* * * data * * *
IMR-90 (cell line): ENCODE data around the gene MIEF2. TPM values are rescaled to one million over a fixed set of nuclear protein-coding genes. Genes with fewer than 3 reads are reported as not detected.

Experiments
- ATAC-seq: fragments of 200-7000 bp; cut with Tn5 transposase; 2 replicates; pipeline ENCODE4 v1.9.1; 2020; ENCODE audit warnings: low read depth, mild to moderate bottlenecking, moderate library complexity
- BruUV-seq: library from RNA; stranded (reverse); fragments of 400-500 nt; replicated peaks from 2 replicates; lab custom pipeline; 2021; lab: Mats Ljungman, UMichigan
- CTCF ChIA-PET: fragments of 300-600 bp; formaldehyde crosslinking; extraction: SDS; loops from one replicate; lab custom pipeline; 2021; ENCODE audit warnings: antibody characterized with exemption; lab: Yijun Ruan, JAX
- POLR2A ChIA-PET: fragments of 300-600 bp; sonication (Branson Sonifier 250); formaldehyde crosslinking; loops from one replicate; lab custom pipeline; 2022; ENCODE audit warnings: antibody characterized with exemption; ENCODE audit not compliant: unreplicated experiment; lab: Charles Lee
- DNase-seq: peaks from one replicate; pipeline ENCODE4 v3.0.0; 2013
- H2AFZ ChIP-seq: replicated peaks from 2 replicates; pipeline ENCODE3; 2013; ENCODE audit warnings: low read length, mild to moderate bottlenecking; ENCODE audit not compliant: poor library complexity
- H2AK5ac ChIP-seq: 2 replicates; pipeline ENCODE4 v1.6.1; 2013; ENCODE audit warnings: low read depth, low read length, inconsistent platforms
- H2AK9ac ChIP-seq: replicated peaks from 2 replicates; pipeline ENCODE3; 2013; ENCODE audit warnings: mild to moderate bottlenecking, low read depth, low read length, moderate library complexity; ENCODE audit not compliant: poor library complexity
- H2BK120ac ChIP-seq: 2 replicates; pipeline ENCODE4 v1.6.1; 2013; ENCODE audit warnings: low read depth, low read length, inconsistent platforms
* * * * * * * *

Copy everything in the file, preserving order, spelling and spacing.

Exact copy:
IMR-90 (cell line): ENCODE data around the gene MIEF2. TPM values are rescaled to one million over a fixed set of nuclear protein-coding genes. Genes with fewer than 3 reads are reported as not detected.

Experiments
- ATAC-seq: fragments of 200-7000 bp; cut with Tn5 transposase; 2 replicates; pipeline ENCODE4 v1.9.1; 2020; ENCODE audit warnings: low read depth, mild to moderate bottlenecking, moderate library complexity
- BruUV-seq: library from RNA; stranded (reverse); fragments of 400-500 nt; replicated peaks from 2 replicates; lab custom pipeline; 2021; lab: Mats Ljungman, UMichigan
- CTCF ChIA-PET: fragments of 300-600 bp; formaldehyde crosslinking; extraction: SDS; loops from one replicate; lab custom pipeline; 2021; ENCODE audit warnings: antibody characterized with exemption; lab: Yijun Ruan, JAX
- POLR2A ChIA-PET: fragments of 300-600 bp; sonication (Branson Sonifier 250); formaldehyde crosslinking; loops from one replicate; lab custom pipeline; 2022; ENCODE audit warnings: antibody characterized with exemption; ENCODE audit not compliant: unreplicated experiment; lab: Charles Lee
- DNase-seq: peaks from one replicate; pipeline ENCODE4 v3.0.0; 2013
- H2AFZ ChIP-seq: replicated peaks from 2 replicates; pipeline ENCODE3; 2013; ENCODE audit warnings: low read length, mild to moderate bottlenecking; ENCODE audit not compliant: poor library complexity
- H2AK5ac ChIP-seq: 2 replicates; pipeline ENCODE4 v1.6.1; 2013; ENCODE audit warnings: low read depth, low read length, inconsistent platforms
- H2AK9ac ChIP-seq: replicated peaks from 2 replicates; pipeline ENCODE3; 2013; ENCODE audit warnings: mild to moderate bottlenecking, low read depth, low read length, moderate library complexity; ENCODE audit not compliant: poor library complexity
- H2BK120ac ChIP-seq: 2 replicates; pipeline ENCODE4 v1.6.1; 2013; ENCODE audit warnings: low read depth, low read length, inconsistent platforms